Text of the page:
Hello and Welcome, @that_rabbit
Both previous comments were pretty good, so give them a good read, and I will try to build on top on what was said.
First, about being a GM, try not to stress yourself too much about it. Remember that RPG is a group activity, so not everything falls onto you. Create an open channel where you and your players can provide feedback to each other freely. Each group is different, so every “GMing” should be different. Worry not about following the written rules too strictly or loosely, do what is fun for the whole group.
That being out of the way, let’s talk about Forged in the Dark (FitD, the Blades system) and Powered By The Apocalypse (PbtA, FitD is heavily based on some PbtA concepts) games in general.
If you ever played a more “traditional”, “on rails” RPG, where the GM has control over most of the story, your biggest shock is how “carefree” PbtA is on the story structure. As @OpenAbyss mentioned, you “play to find out” as the player’s action and input have a heavier impact on the narrative than first meets the eye. I don’t know if you ever played a “cooperative story” game, like a group writes a story together, one person writing a line followed by the next, but PbtA has this general feeling. As a GM, you control the NPCs, not the story. You shouldn’t decide on what happens in the main storyline and what doesn’t.
This might feel a little overwhelming at first. There’s comfort and safety in having a structured plan, such as the map of a D&D Dungeon where you have all the layout written down. In PbtA, you are exchanging this for the excitement of exploring the unknown. What will the players do when confronted? Will the lurk escape from the prison? Will their deal with the enemy gang work out, or will it end in a bloodrain? “Play to find out”.
The last questions might have sounded as a tv show, the famous “find out in the next episode” trope. That’s because FitD (and PbtA) focus to emulate a “television narrative”, focusing in important events and skipping over less relevant ones with the “jump straight into action” ideology. I’ve read lots and lots of posts about people that dislike the system because of this and few other reasons. If you play a few sessions and have the same feeling… that’s completely fine. Different groups have different preferences, this system might not appeal for you but another one might! So don’t get down because of this.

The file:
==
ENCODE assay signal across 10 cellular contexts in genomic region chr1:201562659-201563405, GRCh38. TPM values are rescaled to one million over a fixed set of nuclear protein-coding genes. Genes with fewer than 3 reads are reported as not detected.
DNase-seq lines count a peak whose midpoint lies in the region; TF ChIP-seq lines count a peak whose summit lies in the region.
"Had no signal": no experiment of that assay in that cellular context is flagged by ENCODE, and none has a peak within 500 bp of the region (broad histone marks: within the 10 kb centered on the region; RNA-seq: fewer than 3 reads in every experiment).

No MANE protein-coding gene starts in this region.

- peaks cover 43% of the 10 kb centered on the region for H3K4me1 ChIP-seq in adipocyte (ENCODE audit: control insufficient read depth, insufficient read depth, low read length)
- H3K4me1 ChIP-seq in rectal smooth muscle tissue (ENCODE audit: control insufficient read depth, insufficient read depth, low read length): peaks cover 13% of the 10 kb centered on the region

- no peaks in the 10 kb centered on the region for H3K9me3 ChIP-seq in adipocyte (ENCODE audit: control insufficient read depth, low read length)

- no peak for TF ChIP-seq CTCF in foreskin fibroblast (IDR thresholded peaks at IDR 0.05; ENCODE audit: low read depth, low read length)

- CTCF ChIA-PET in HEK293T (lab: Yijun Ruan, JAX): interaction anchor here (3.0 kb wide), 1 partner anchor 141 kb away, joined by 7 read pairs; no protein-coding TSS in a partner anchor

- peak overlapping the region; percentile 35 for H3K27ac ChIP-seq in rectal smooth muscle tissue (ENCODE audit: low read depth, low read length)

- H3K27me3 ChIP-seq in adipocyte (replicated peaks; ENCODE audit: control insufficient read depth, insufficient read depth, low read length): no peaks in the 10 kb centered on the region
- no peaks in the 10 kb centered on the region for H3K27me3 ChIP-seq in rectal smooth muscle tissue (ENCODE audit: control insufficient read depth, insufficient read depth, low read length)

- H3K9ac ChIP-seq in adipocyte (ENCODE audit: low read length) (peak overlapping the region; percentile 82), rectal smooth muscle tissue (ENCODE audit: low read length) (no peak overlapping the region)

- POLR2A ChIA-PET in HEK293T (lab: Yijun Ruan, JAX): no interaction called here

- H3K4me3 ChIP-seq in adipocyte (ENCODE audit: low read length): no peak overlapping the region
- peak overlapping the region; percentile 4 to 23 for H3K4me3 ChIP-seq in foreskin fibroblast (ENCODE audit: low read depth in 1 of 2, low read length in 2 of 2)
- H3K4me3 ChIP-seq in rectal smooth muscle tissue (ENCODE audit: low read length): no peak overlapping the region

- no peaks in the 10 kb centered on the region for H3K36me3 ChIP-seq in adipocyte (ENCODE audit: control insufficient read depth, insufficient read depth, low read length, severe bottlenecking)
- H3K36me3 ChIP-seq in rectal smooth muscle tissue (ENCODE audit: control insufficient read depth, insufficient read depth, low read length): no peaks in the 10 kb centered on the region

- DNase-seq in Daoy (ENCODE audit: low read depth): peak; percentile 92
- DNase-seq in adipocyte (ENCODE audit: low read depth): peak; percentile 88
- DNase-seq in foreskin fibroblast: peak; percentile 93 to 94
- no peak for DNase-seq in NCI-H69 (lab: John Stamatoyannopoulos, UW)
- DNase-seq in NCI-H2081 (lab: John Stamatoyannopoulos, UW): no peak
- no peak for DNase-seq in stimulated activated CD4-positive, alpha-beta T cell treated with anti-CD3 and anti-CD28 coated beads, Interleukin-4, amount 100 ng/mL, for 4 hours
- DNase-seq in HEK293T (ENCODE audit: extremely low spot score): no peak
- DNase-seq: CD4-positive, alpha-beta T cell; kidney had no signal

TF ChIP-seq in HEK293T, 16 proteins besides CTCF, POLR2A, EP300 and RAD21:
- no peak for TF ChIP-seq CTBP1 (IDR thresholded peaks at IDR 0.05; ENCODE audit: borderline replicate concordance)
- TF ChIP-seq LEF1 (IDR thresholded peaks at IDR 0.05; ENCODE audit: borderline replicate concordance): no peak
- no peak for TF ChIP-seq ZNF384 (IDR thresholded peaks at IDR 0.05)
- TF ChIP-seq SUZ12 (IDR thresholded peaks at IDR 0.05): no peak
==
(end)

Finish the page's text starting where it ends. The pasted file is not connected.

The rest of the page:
About GMing Blades in particular, I would say the most important part of the whole book is the “Running the Game”, specially the “GM Actions” and “GM Best Practices”. It’s a simple and straightforward, but at the same time it’s so dense because all the game mechanics run around these concepts. I always give them one quick read before a session to keep the right mindset. Knowing Doskvol and the Rules is important, but its extra important to know how to apply them.
When running a session, I don’t like to have anything planned. When you have a plan, you try to enforce your players into it, which goes against the “play to find out” ideology. However, having no plan doesn’t mean having no preparation. For me, I like having a Pin Interest gallery with images of of the city of Doskvol, it’s sewers, docks, ghosts and similar, so I have a strong mental image of the scenery, as well as music. For other stuff, I recommend reading this post: https://community.bladesinthedark.com/t/gm-preparation-before-a-session/423/9.
Of course, going full improvisation is scary, so go with small steps as @Hosidax_Hosidax said. My first session was actually somewhat planned. I started with the War in Crow’s Foot and it was basically “Bazso Baz hired you to steal some stuff from the Red Sashes and it’s a good opportunity to start, even if you don’t like working from him.” I had the warehouse planned like a dungeon, where the guards where, if there were any traps, other obstacles as locks and so on. And it worked out pretty neatly, since it gave my players a “breather” to focus on learning the basic mechanics of the system.
One thing that I want to emphasize, is that while the story is “”“player driven”"", that doesn’t mean you do nothing. It’s nice that the players can do whatever they want, but it gets boring after a while IF they don’t have any challenges on the way. Here comes what @OpenAbyss was talking about knowing their enemies and allies, and the between sessions. When roleplaying as a rival gang, roleplay as their enemy. They took your turf? Attack them! They have a new drug which is getting really successful? I bet you would love to have their profits. But don’t exaggerate! While challenge is interesting, it must make sense within the story. If a NPC just betray the Players without reason, it will feel forced and ruin the mood.
I’ve been talking quite a lot with @Stollentroll17, that also started to GM recently, so I will ping them in hopes they can to add something about their own experience. It might be worthwhile to check the post we’ve been discussing, https://community.bladesinthedark.com/t/compel-action-roll-required/2620, since I write a lot of about asking questions to the players in order to build your story.
Another thing I would recommend is watching / listening a few sessions of John Harper GMing. You can find a podcast here: https://community.bladesinthedark.com/t/the-bloodletters-podcast/882, but here are also videos on youtube. Keep in mind that he uses older versions of the rulebooks.
As a final note, reading the DW Guide (https://drive.google.com/file/d/0B8_Fz4m5hcoiTXpTbklDOF9iUHc/view?resourcekey=0-xI_68aH1lllySOdEovKvPQ) is a nice touch, personally speaking. While it’s about Dungeon World, a PbtA system “based” on D&D, it gives a lot of tips and explanations on PtbA GMing in general.
I hope this helps and you have fun with your group!